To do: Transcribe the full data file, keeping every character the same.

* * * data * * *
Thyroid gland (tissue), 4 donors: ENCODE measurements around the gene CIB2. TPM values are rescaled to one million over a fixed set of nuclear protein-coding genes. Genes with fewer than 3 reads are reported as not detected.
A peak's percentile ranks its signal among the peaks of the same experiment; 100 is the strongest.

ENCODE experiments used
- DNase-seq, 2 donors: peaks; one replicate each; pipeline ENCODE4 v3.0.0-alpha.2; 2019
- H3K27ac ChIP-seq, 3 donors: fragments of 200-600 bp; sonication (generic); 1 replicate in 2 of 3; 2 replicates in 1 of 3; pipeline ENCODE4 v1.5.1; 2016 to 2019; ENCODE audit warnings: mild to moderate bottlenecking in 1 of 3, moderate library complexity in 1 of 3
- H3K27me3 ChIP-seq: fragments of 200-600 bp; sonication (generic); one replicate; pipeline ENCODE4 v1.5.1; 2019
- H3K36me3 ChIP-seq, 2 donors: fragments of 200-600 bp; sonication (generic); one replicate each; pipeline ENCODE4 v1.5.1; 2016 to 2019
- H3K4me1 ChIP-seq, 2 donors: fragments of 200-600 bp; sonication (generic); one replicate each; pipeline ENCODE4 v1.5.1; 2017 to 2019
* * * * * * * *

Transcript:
Thyroid gland (tissue), 4 donors: ENCODE measurements around the gene CIB2. TPM values are rescaled to one million over a fixed set of nuclear protein-coding genes. Genes with fewer than 3 reads are reported as not detected.
A peak's percentile ranks its signal among the peaks of the same experiment; 100 is the strongest.

ENCODE experiments used
- DNase-seq, 2 donors: peaks; one replicate each; pipeline ENCODE4 v3.0.0-alpha.2; 2019
- H3K27ac ChIP-seq, 3 donors: fragments of 200-600 bp; sonication (generic); 1 replicate in 2 of 3; 2 replicates in 1 of 3; pipeline ENCODE4 v1.5.1; 2016 to 2019; ENCODE audit warnings: mild to moderate bottlenecking in 1 of 3, moderate library complexity in 1 of 3
- H3K27me3 ChIP-seq: fragments of 200-600 bp; sonication (generic); one replicate; pipeline ENCODE4 v1.5.1; 2019
- H3K36me3 ChIP-seq, 2 donors: fragments of 200-600 bp; sonication (generic); one replicate each; pipeline ENCODE4 v1.5.1; 2016 to 2019
- H3K4me1 ChIP-seq, 2 donors: fragments of 200-600 bp; sonication (generic); one replicate each; pipeline ENCODE4 v1.5.1; 2017 to 2019